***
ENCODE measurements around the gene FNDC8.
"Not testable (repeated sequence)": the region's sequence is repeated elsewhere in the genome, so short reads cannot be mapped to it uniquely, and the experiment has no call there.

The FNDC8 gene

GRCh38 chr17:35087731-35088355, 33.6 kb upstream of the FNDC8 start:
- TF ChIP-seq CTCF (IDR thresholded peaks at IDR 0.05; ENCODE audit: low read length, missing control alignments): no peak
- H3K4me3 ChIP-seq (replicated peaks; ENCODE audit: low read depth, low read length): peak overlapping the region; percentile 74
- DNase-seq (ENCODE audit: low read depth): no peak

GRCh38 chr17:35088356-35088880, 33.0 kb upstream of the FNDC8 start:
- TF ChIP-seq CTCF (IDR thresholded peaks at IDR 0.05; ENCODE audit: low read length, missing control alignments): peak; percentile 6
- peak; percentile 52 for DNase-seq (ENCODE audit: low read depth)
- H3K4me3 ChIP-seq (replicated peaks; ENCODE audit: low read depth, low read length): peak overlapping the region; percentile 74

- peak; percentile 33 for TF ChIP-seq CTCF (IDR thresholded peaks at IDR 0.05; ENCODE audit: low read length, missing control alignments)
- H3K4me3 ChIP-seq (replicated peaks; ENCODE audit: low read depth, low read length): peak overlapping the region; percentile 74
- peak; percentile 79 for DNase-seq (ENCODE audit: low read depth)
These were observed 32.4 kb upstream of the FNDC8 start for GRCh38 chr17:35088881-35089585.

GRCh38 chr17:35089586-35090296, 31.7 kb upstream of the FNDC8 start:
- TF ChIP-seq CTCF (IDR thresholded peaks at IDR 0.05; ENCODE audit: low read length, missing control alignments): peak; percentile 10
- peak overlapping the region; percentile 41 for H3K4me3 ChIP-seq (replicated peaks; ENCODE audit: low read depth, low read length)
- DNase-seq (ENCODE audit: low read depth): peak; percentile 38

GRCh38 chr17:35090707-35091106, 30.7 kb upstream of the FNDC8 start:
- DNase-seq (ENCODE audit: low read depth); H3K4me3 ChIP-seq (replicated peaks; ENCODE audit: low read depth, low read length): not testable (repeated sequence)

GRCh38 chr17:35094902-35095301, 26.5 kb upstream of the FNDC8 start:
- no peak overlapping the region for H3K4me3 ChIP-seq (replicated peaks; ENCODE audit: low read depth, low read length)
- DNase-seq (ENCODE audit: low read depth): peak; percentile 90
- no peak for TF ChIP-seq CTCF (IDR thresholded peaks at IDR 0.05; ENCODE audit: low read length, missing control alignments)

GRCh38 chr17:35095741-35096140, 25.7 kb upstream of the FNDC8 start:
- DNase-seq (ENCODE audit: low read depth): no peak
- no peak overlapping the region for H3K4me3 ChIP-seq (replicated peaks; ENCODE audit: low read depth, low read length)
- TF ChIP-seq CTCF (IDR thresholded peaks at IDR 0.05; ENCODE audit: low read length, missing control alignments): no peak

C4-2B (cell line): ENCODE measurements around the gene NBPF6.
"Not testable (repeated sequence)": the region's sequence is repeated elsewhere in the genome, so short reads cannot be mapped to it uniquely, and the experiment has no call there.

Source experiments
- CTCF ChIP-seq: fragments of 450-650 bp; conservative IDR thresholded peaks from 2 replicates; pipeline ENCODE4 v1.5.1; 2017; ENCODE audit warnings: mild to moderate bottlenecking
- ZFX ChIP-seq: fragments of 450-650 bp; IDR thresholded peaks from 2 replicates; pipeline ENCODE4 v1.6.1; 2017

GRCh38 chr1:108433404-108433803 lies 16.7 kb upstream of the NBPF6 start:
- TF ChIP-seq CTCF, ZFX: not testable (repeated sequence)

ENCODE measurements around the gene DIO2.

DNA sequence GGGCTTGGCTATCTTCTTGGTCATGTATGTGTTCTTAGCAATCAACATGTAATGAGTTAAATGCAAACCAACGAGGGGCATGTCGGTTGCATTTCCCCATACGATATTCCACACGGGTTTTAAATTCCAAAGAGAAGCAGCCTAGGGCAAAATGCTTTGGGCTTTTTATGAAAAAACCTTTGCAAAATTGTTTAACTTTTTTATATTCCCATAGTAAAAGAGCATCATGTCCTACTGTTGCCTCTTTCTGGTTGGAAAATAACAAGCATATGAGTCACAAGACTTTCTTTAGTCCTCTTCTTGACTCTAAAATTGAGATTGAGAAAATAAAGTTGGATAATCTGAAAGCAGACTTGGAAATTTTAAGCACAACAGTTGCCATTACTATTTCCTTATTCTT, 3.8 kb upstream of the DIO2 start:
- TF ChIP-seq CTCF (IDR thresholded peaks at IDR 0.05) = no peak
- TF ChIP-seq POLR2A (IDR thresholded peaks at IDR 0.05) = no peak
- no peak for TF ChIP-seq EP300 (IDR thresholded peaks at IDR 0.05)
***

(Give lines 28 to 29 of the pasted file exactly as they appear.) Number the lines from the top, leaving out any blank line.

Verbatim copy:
- no peak overlapping the region for H3K4me3 ChIP-seq (replicated peaks; ENCODE audit: low read depth, low read length)
- TF ChIP-seq CTCF (IDR thresholded peaks at IDR 0.05; ENCODE audit: low read length, missing control alignments): no peak